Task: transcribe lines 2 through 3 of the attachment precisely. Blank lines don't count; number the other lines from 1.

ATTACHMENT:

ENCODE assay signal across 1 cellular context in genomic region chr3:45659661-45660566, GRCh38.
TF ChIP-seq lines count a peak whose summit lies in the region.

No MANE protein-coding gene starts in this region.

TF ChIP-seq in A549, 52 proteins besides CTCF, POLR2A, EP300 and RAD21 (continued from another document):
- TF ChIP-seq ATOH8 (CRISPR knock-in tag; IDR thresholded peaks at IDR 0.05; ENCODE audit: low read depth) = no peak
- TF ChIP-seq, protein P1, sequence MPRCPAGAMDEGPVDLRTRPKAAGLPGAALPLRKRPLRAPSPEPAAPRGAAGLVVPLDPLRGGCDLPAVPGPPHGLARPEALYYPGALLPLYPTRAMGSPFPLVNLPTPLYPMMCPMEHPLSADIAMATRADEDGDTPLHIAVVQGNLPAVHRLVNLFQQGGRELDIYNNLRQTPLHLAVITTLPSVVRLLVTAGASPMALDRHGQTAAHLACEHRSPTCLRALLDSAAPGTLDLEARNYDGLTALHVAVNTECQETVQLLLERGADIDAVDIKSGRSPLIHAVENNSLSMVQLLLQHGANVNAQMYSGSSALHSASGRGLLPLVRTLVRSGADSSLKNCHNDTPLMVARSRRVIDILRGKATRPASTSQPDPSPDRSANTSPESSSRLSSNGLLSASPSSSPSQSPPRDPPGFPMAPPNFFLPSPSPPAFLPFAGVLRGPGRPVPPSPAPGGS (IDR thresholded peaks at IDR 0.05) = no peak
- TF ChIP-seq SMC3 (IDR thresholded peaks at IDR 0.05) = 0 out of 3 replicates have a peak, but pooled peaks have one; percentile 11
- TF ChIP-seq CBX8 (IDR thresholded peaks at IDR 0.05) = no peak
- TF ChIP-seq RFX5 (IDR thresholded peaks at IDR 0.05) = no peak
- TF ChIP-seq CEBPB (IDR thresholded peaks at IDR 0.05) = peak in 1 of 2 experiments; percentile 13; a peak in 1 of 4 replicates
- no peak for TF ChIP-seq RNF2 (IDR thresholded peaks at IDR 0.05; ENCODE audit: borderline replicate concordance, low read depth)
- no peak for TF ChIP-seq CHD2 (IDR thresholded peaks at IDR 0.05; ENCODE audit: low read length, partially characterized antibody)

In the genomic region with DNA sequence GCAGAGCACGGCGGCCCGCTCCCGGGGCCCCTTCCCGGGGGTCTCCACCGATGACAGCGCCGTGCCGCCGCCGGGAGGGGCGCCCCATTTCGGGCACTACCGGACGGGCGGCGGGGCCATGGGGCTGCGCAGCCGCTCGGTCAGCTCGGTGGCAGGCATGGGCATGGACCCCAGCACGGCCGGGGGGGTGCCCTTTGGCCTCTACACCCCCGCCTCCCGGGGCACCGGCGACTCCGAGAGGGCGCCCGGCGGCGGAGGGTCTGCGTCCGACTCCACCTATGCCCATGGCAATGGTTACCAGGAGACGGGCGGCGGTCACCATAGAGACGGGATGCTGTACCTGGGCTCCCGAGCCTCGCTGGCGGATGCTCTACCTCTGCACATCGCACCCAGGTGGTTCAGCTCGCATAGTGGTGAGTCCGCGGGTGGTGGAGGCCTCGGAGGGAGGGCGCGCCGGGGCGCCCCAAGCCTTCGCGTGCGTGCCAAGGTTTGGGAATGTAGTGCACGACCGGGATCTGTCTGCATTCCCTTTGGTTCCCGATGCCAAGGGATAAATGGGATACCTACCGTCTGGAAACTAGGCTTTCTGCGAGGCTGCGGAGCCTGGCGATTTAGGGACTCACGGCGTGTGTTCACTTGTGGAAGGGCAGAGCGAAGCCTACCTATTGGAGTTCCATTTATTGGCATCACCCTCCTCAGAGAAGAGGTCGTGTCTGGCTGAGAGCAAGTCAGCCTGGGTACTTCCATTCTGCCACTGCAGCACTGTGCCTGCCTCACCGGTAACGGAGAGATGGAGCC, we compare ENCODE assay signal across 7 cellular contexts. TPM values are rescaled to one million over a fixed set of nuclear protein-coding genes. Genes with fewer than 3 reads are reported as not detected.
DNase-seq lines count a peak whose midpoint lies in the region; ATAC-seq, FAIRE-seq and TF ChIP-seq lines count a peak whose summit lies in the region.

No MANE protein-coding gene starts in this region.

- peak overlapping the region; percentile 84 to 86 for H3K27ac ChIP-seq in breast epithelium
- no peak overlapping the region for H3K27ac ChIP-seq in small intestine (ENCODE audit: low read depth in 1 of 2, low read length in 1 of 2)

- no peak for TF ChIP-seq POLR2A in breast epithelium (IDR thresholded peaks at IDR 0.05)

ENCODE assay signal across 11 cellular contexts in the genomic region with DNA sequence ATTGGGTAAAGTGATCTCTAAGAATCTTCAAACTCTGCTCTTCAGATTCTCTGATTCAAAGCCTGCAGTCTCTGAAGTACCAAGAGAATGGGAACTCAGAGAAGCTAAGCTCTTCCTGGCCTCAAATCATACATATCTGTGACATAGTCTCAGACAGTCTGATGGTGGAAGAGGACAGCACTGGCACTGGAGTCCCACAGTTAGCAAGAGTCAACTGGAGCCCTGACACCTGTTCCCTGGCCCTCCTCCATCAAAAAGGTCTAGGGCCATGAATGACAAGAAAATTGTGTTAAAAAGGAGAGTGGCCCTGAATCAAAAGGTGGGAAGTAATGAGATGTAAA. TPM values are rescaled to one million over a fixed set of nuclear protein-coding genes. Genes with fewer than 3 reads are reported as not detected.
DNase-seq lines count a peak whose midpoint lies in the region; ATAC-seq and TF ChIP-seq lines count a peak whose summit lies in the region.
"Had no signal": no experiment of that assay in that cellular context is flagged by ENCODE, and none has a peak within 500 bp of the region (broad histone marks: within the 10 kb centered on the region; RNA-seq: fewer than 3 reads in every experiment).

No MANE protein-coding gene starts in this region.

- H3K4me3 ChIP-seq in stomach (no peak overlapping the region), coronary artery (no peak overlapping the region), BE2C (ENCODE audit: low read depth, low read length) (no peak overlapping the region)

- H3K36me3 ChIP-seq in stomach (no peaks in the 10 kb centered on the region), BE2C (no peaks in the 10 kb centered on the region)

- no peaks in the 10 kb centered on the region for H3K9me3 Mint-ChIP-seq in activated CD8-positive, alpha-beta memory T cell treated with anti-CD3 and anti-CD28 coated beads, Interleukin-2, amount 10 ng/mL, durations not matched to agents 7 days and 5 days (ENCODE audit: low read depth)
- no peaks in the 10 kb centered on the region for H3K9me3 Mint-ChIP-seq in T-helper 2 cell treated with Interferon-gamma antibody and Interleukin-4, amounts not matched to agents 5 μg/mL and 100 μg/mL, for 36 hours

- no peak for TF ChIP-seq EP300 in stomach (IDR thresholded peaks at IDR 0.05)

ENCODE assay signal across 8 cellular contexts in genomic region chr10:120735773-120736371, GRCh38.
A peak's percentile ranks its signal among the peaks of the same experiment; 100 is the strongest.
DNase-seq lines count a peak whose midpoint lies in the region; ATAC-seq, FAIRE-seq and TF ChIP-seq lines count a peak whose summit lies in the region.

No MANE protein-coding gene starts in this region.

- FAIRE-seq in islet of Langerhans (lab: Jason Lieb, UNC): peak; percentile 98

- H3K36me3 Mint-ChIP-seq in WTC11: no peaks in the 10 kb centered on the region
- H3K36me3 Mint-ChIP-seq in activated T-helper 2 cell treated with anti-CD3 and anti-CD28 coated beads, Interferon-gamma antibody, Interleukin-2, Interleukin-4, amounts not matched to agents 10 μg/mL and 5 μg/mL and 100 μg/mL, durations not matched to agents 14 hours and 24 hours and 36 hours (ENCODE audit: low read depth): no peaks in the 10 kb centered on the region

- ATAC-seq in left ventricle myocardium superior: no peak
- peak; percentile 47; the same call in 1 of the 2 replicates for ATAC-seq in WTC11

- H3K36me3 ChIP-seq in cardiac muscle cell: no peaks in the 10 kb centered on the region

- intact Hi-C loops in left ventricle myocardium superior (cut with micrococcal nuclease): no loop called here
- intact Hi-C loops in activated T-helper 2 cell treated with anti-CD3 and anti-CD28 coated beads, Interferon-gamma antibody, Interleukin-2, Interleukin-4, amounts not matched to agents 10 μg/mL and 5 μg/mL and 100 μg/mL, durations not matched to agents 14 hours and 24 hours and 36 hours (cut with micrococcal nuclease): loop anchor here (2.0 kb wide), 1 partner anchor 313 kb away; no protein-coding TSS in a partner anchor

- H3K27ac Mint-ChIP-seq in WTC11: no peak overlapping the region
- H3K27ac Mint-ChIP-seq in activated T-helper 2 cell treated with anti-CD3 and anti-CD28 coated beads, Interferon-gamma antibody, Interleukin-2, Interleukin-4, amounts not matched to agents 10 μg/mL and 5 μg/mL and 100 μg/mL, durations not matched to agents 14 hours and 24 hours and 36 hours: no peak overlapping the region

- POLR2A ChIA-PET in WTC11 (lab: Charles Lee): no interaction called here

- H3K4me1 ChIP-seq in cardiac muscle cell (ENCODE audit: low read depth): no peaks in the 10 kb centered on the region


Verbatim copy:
TF ChIP-seq lines count a peak whose summit lies in the region.

No MANE protein-coding gene starts in this region.